The latest advances in multiplex immunohistochemistry and multispectral imaging enable the precise and simultaneous analysis of multiple tissue markers. For example, the analysis of proliferation and autophagy markers in the intestinal tissue can help with an accurate assessment of the epithelium turnover. In clinical application, the elucidation of the tumor microenvironment and the selection of targeted therapies can be improved by localizing and examining immuncheckpoint proteins. The applications of multiplex immunohistochemistry are versatile and include clinical, translational and basic research.
Detection of human CD3 (turquoise), CD8 (green), CD68 (orange), CK (red), Ki67 (yellow) and PD-L1 (white) in FFPE HNSCC with IHC-IF. Rabbit anti-CD3e recombinant monoclonal [BL-298-5D12], rabbit anti-CD8a recombinant monoclonal [BLR044F], mouse anti-CD68 monoclonal [KP-1], mouse anti-cytokeratin monoclonal [AE1 / AE3], rabbit anti-Ki67 monoclonal [BLR021E] and rabbit anti-PD-L1 recombinant monoclonal [BLR020E]. Secondary antibodies: HRP-conjugated goat anti-rabbit IgG and HRP-conjugated goat anti-mouse IgG. Substrate: Opal ™ 480, 520, 570, 620, 690 and 780. Counterstain: DAPI (blue).
Detection of human CD3 (yellow), CD8 (red), and CD20 (green) in FFPE tonsil by IHC-IF.
Detection of human CD3 (yellow), CD8 (red), and CD20 (green) in FFPE Mundel tissue with IHC-IF. Rabbit anti-CD3e recombinant monoclonal [BL-298-5D12], rabbit anti-CD8a recombinant monoclonal [BLR044F], mouse anti-CD20 monoclonal [L26]. Secondary antibodies: HRP-conjugated goat antirabbit IgG and HRP-conjugated goat anti-mouse IgG. Substrate: Opal ™ 520, 620, and 690. Counterstain: DAPI (blue).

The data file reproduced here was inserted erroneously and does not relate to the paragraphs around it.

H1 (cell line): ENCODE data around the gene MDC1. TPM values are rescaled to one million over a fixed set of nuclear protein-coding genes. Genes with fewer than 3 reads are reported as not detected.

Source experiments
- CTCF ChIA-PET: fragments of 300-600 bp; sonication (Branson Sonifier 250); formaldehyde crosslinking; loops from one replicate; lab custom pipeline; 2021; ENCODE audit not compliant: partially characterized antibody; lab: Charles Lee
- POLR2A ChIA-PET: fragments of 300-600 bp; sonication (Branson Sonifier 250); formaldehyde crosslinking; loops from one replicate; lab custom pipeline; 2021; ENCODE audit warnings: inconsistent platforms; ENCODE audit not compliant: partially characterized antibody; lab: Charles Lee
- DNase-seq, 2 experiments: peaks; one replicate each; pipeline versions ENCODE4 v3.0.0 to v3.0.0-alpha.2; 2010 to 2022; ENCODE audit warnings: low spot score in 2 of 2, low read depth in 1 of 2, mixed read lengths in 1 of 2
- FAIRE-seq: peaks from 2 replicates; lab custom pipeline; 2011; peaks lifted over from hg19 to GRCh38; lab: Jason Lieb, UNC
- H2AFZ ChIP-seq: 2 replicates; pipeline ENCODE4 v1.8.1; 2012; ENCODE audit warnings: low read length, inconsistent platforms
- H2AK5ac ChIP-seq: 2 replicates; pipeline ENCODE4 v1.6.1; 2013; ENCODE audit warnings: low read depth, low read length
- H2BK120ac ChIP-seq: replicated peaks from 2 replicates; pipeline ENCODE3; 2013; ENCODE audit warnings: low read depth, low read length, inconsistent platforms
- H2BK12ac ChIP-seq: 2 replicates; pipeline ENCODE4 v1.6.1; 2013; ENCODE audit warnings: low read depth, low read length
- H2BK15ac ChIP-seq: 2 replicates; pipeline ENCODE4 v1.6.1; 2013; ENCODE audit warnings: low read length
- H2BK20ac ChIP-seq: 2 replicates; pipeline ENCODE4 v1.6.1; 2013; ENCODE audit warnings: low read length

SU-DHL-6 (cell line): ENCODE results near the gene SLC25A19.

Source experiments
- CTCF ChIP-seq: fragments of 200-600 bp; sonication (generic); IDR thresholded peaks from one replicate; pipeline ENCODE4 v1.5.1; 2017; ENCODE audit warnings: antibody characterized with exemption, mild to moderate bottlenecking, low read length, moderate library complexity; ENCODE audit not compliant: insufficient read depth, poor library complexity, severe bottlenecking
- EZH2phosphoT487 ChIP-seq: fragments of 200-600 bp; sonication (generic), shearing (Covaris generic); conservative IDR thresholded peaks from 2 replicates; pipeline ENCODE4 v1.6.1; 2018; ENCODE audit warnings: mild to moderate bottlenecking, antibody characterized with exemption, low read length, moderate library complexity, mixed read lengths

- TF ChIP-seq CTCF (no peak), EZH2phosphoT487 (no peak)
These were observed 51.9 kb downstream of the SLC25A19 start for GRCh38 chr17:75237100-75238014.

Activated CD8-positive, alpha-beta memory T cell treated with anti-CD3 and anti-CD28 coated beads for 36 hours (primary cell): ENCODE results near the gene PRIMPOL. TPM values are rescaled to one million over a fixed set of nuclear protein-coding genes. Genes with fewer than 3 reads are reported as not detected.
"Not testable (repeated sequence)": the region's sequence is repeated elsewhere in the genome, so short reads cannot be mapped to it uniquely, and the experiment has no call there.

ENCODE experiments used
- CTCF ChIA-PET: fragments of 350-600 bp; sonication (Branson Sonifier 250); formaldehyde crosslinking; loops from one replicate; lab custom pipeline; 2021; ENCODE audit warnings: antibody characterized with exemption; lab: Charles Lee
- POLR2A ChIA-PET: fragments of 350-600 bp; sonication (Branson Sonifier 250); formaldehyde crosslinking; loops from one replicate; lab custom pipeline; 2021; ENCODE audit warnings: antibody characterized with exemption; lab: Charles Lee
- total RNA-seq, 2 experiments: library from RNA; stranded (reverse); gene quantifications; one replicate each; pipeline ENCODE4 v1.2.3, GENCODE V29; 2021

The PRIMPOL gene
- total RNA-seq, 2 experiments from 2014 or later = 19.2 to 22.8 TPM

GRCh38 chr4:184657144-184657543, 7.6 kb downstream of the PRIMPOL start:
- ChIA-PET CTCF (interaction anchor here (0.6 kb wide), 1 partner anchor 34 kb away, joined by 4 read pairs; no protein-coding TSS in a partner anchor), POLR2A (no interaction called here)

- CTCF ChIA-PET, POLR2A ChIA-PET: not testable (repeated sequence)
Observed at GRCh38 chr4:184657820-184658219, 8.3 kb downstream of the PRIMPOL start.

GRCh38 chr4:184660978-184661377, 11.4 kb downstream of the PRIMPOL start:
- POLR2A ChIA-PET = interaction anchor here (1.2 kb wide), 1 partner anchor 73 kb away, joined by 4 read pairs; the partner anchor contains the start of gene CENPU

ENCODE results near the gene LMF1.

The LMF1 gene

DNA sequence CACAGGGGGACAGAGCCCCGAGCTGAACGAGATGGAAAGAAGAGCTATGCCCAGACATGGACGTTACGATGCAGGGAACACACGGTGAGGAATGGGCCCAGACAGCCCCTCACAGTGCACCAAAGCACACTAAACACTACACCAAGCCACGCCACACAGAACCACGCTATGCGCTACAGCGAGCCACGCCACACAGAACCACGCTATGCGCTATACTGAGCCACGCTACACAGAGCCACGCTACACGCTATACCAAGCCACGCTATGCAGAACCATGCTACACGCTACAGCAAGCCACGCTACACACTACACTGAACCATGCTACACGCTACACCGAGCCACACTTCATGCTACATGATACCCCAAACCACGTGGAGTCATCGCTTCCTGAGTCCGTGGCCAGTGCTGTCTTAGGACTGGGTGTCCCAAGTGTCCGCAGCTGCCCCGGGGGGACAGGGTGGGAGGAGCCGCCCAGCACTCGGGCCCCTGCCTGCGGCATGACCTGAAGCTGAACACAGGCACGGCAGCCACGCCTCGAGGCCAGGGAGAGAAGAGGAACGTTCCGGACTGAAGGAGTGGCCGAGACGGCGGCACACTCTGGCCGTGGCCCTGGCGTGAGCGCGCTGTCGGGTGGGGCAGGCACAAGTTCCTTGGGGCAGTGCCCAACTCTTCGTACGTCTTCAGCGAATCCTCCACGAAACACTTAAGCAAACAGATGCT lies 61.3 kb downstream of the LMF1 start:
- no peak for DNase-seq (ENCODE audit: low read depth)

Detection of human CD3 (yellow), CD20 (green), and CD68 (red) in FFPE lung carcinoma by IHC-IF.
Detection of human CD3 (yellow), CD20 (green), and CD68 (red) in FFPE lung cancer tissue with IHC-IF. Rabbit anti-CD3e recombinant monoclonal [BL-298-5D12], mouse anti-CD20 monoclonal [L26], and mouse anti-CD68 monoclonal [KP-1]. Secondary antibodies: HRP-conjugated goat antirabbit IgG and HRP-conjugated goat anti-mouse IgG. Substrate: Opal ™ 520, 620, and 690. Counterstain: DAPI (blue).
PathPlex ™ antibody panels
PathPlex ™ Panel 1 (CD3E, CD8 alpha, PD-L1)
PathPlex ™ Panel 2 (CD3E, CD8 alpha, CD20)
PathPlex ™ Panel 3 (CD3E, CD68, CD20)
PathPlex ™ Panel 4 (CD3E, Cytokeratin, CD8 alpha, CD68, PD-L1, FOXP3)
PathPlex ™ Panel 5 (CD3E, Cytokeratin, CD8 alpha, CD68, Ki-67, PD-L1)
PathPlex ™ Panel 6 (CD3E, Granzyme B, CD8 alpha, cytokeratin, Ki-67, SOX10)
PathPlex ™ Panel 7 (CD8 alpha, cytokeratin, CD45RO, CD4, FOXP3)
PathPlex ™ Panel 8 (CD3E, Cytokeratin, CD8 alpha, CD4, LAG3, FOXP3)
HRP-conjugated secondary antibodies (depending on primary antibodies)
Anti-Mouse IgG-heavy and light chain, HRP conjugated
Anti-Rabbit IgG-heavy and light highly cross-adsorbed, HRP conjugated
Opal Polaris 480 (Akoya Biosciences)
Opal 520 (Akoya Biosciences)
Opal 540 (Akoya Biosciences)
Opal 570 (Akoya Biosciences)
Opal 620 (Akoya Biosciences)